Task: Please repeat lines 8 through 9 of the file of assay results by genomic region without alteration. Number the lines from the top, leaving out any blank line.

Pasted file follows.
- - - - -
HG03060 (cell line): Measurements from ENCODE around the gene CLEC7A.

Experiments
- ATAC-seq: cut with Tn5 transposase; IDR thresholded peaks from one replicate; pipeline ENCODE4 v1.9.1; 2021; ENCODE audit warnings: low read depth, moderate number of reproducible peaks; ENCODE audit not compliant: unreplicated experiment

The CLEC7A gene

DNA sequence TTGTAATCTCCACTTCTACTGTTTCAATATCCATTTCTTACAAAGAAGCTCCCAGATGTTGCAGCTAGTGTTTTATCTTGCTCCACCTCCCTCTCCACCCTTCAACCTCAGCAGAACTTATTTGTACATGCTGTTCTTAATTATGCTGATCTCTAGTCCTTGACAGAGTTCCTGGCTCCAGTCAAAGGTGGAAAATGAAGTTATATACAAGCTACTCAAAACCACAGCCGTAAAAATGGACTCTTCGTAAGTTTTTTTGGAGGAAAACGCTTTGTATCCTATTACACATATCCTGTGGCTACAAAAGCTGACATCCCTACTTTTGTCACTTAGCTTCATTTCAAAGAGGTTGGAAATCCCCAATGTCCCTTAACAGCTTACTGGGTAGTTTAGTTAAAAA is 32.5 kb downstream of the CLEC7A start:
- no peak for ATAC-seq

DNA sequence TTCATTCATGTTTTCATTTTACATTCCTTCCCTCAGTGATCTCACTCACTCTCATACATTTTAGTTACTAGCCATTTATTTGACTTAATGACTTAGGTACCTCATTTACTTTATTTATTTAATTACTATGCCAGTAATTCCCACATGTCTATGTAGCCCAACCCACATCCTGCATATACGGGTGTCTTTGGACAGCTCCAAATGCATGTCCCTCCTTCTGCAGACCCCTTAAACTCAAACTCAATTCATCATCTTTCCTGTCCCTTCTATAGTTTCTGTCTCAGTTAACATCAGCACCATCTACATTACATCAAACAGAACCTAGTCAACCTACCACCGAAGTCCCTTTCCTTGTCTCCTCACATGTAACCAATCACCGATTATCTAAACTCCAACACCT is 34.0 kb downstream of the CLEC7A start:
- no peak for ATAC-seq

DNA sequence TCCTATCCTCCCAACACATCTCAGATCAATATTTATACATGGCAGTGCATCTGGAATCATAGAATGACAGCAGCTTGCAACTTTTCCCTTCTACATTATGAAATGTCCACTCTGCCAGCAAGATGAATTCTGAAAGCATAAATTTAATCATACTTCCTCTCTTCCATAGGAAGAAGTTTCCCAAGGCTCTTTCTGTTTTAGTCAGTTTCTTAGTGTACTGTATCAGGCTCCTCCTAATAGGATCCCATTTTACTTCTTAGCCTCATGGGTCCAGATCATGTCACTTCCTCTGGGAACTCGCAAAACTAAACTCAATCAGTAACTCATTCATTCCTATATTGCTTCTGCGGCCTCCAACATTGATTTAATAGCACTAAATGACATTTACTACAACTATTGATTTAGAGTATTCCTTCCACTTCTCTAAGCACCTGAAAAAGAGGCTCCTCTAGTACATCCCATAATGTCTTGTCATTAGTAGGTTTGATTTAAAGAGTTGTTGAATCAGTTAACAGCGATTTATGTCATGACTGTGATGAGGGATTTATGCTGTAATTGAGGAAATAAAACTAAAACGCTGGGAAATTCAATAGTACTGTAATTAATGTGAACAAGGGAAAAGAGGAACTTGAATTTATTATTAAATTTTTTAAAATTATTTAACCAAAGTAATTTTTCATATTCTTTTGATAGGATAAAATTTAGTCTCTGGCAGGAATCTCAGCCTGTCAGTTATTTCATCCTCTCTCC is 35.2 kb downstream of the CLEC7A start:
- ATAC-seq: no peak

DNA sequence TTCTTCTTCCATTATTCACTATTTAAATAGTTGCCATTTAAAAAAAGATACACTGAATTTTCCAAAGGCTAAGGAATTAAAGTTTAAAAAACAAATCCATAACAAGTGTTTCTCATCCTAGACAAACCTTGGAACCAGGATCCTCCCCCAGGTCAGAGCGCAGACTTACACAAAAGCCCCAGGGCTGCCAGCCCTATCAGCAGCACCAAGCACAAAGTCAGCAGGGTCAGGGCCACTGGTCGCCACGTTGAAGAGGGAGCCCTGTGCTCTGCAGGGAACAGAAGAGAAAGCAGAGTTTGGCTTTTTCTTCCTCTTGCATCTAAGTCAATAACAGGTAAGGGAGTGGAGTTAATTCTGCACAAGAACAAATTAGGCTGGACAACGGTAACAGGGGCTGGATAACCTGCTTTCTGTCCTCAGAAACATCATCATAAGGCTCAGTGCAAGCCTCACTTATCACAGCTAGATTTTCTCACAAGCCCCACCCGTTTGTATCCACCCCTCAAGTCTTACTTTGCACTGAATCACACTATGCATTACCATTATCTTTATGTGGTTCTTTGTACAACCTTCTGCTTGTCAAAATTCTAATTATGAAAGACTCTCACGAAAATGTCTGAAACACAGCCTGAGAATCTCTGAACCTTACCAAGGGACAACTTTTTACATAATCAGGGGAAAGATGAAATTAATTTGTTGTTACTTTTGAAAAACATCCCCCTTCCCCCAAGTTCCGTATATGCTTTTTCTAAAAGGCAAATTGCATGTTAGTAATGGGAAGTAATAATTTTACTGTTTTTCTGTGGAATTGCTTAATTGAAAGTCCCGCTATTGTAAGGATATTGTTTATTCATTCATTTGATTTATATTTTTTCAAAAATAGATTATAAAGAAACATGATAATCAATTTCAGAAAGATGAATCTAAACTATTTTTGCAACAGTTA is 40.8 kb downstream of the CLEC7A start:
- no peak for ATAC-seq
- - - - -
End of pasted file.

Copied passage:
- no peak for ATAC-seq

DNA sequence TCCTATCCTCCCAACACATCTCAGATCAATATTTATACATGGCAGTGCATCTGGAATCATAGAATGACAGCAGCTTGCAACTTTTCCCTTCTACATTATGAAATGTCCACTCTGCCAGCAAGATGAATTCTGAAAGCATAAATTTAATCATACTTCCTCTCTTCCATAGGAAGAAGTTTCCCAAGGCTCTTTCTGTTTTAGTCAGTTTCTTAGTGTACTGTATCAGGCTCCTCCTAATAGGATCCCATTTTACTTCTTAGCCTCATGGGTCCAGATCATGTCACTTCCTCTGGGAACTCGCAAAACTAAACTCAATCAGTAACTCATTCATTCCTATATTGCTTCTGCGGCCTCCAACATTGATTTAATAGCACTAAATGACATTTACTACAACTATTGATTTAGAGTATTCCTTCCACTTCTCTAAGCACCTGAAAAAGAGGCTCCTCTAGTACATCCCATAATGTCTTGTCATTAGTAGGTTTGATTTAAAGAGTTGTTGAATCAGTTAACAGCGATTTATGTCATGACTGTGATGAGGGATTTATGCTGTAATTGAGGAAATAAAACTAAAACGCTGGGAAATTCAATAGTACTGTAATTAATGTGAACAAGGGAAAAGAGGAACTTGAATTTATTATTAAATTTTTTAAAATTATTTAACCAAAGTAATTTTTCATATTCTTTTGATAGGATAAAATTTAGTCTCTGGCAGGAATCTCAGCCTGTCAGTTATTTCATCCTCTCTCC is 35.2 kb downstream of the CLEC7A start: